Residents are afforded a curated selection of modern amenities including a 4,100 square foot rooftop with an outdoor living room, furnished for sunbathing or enjoying staggering views of the city at night. Serve a meal on the chef?s table prepared in one of the two outdoor kitchens. A 30,000 square foot Equinox occupies the base of the building and residents are offered a reduced membership price. There is a 24-hour doorman and a resident superintendent.
196 Orchard is a celebration of contrasts. Designed by globally acclaimed architect, Ismael Leyva and the self-described ?unholy trinity?, New York-based Inc. Architecture and Design, the fa?ade marries the turn-of-the-century New York industrial character of the Lower East Side with a lifestyle that is distinctly luxurious. The muscular fa?ade is layered in handcrafted black and real bronze glazed brick imported from Spain, while the vertical style of the windows are reminiscent of the diverse and eclectic artist?s studios and sophisticated indie fashion shops nearby. Proudly positioned on the southeast corner of Orchard and Houston, residents are seconds from many of the best boutique restaurants and the hottest, ever-evolving nightspots? in New York City.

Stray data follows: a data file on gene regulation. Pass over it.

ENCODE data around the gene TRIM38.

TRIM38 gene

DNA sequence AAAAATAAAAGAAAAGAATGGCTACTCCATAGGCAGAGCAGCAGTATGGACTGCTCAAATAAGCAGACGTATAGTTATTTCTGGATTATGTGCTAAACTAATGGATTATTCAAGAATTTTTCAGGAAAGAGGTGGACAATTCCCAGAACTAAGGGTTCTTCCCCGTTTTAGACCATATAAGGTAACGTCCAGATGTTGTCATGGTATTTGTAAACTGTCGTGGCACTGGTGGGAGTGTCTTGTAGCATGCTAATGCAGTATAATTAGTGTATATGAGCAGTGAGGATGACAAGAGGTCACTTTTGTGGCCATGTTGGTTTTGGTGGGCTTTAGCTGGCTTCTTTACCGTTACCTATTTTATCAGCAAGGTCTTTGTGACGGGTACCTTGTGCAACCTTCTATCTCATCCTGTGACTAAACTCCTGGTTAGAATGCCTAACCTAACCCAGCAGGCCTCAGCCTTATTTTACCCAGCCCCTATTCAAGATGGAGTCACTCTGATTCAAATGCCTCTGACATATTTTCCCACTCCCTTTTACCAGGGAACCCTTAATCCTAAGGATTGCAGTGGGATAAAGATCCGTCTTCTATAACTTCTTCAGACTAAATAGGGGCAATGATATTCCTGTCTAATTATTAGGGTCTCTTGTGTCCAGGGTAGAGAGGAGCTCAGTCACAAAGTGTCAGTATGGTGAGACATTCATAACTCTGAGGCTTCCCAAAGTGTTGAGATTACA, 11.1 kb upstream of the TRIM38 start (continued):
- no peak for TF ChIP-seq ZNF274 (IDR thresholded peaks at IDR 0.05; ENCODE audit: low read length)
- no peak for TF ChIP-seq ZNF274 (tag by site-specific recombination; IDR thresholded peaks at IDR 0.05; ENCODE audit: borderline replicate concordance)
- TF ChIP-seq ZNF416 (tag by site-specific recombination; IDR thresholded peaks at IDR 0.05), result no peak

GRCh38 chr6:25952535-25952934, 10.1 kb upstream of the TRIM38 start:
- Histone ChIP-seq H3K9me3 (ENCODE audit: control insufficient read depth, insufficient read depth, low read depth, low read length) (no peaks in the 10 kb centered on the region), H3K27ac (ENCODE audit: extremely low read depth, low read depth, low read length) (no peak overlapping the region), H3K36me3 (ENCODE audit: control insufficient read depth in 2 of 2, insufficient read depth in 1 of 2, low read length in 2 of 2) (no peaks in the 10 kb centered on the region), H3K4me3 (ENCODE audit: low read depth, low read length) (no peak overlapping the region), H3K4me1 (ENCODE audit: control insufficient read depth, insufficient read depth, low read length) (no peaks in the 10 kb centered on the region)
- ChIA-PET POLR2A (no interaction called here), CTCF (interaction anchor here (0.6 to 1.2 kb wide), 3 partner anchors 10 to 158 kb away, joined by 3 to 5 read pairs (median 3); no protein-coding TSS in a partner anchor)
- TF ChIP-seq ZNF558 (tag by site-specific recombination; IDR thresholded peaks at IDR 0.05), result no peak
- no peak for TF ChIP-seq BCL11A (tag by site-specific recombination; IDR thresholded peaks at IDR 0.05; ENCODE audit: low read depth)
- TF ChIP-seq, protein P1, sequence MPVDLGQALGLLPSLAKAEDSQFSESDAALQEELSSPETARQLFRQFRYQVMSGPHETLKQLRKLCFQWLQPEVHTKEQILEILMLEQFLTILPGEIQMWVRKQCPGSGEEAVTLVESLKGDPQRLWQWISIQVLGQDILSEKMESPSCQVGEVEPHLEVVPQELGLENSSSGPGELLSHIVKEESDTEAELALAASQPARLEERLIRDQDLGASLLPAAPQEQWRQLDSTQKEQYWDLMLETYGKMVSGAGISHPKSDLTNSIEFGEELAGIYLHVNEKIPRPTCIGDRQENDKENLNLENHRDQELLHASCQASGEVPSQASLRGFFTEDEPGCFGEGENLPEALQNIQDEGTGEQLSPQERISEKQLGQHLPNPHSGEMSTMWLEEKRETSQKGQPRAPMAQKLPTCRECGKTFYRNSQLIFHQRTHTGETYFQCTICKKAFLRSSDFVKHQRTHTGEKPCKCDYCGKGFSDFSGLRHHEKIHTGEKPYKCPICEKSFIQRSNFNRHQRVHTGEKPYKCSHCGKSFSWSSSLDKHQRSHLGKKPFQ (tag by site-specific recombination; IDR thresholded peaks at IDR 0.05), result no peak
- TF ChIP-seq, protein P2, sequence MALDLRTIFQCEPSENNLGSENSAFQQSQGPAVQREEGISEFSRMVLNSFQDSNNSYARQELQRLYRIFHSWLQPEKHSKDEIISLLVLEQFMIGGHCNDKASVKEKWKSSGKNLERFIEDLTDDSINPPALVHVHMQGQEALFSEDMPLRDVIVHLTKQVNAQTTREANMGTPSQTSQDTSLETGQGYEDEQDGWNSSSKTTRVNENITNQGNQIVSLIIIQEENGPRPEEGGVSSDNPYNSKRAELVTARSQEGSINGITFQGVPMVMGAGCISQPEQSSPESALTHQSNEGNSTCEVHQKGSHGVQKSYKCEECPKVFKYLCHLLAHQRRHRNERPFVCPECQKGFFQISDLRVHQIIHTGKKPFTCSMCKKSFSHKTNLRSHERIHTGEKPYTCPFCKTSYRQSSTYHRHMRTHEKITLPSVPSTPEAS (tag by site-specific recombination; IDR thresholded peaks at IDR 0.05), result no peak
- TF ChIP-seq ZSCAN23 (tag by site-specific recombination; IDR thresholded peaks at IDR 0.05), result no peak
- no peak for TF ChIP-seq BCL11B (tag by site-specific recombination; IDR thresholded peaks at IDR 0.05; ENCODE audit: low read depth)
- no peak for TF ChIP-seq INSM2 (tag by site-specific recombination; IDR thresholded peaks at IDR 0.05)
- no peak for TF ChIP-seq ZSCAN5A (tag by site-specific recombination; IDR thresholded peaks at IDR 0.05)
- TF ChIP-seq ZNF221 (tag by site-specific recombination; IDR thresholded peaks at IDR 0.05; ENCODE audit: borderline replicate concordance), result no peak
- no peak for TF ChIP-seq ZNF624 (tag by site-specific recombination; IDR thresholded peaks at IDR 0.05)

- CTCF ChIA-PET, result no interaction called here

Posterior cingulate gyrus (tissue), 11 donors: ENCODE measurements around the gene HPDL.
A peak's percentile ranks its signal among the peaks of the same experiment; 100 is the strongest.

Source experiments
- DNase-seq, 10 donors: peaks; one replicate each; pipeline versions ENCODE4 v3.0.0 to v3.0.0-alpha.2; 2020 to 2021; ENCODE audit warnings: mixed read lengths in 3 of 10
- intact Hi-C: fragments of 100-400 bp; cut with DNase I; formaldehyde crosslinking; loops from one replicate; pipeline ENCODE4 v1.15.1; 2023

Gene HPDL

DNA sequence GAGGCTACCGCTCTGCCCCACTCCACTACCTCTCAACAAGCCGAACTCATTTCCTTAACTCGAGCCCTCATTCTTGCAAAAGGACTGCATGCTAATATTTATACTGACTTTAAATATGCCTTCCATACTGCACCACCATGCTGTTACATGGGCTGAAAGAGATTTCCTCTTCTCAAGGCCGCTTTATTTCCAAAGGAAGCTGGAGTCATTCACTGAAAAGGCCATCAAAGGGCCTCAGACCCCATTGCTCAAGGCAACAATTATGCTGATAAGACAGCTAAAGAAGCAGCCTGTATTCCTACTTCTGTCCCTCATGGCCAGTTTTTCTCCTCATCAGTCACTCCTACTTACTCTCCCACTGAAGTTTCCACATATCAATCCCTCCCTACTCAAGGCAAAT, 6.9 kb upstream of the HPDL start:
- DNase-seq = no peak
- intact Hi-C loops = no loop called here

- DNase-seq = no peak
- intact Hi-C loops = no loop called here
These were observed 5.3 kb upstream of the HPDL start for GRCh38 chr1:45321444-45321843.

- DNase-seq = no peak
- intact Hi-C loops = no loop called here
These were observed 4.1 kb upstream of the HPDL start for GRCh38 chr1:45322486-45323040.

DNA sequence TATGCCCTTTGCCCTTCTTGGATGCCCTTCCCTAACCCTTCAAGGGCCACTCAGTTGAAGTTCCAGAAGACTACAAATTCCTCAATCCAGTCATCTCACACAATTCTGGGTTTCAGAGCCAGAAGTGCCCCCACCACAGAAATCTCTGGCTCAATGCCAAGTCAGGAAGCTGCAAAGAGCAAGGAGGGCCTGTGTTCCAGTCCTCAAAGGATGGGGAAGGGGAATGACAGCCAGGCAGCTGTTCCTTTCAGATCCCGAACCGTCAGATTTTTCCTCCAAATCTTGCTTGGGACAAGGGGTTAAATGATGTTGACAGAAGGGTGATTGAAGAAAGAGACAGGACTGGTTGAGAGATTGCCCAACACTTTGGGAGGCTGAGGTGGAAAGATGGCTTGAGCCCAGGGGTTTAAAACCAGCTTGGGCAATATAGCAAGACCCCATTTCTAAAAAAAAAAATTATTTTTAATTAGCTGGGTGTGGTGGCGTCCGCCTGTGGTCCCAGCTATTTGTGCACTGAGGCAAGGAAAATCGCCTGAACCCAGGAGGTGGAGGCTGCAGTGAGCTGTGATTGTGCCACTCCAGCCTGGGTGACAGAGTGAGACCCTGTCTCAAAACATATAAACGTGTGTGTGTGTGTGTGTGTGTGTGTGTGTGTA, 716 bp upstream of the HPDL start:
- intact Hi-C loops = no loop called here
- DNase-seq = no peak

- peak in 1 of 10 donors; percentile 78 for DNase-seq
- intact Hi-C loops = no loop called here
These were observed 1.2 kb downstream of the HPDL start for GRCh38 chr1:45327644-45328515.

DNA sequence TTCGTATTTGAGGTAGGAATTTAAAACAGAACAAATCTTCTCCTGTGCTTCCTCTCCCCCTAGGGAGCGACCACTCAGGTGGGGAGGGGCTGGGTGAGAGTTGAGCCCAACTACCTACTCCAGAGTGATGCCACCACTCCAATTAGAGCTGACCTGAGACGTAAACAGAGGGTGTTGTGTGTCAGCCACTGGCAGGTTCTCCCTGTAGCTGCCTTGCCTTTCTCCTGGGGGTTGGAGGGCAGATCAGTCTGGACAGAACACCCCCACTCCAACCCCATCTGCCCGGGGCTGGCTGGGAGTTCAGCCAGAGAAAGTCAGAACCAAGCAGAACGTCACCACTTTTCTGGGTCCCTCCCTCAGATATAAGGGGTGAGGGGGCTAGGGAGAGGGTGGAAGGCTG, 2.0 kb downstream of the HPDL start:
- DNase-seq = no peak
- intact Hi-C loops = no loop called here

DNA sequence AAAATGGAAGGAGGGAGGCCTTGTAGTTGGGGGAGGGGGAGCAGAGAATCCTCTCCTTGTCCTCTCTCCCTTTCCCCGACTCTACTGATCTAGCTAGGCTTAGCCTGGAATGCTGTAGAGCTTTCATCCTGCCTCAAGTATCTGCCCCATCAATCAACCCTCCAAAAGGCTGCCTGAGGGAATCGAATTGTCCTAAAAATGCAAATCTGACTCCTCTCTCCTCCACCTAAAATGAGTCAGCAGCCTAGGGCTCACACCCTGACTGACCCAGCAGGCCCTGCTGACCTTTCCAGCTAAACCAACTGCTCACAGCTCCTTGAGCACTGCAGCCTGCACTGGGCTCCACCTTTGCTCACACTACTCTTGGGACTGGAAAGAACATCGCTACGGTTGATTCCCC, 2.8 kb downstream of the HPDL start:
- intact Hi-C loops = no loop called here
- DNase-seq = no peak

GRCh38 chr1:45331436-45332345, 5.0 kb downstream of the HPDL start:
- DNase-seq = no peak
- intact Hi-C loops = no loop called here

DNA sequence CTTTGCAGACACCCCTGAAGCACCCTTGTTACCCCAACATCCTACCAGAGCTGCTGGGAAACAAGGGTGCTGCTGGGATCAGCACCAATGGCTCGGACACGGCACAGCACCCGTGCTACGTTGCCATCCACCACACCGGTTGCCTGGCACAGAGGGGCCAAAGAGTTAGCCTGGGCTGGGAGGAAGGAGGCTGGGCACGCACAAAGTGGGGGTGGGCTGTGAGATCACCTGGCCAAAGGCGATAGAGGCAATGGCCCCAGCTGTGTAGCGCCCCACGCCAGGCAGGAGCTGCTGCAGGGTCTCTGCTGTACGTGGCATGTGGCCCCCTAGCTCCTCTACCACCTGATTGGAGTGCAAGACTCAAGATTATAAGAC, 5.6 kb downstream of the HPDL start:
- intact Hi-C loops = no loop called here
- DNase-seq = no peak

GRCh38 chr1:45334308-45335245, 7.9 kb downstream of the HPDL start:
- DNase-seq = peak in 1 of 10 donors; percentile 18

Bursting with energy at every turn, the Lower East Side is one of the most historic neighborhoods in all of Manhattan. Rooted in immigrant history, the bulk of European and Eastern European migration that occurred in the late nineteenth through the early twentieth century took place here, where the Tenement Museum remains one of the best ways to become acquainted with how early residents of the neighborhood lived.
The unique and eclectic mix of building styles--ranging from low- and high-rises to luxury and historic buildings--begins immediately upon entering the area via the Manhattan or Brooklyn Bridge, known as Two Bridges, itself a neighborhood that has also long been known for its immigrant population. With its historic district placed in the National Register of Historic Places, many of its oldest churches, such as Mariners Temple and St. James Church remain a preserved part of the district’s storied past.
While the LES has long been a hub for aspiring musicians and artists, the area has increasingly transformed its demographic as it welcomes a more affluent sect of residents with the advent of condos and luxury spaces.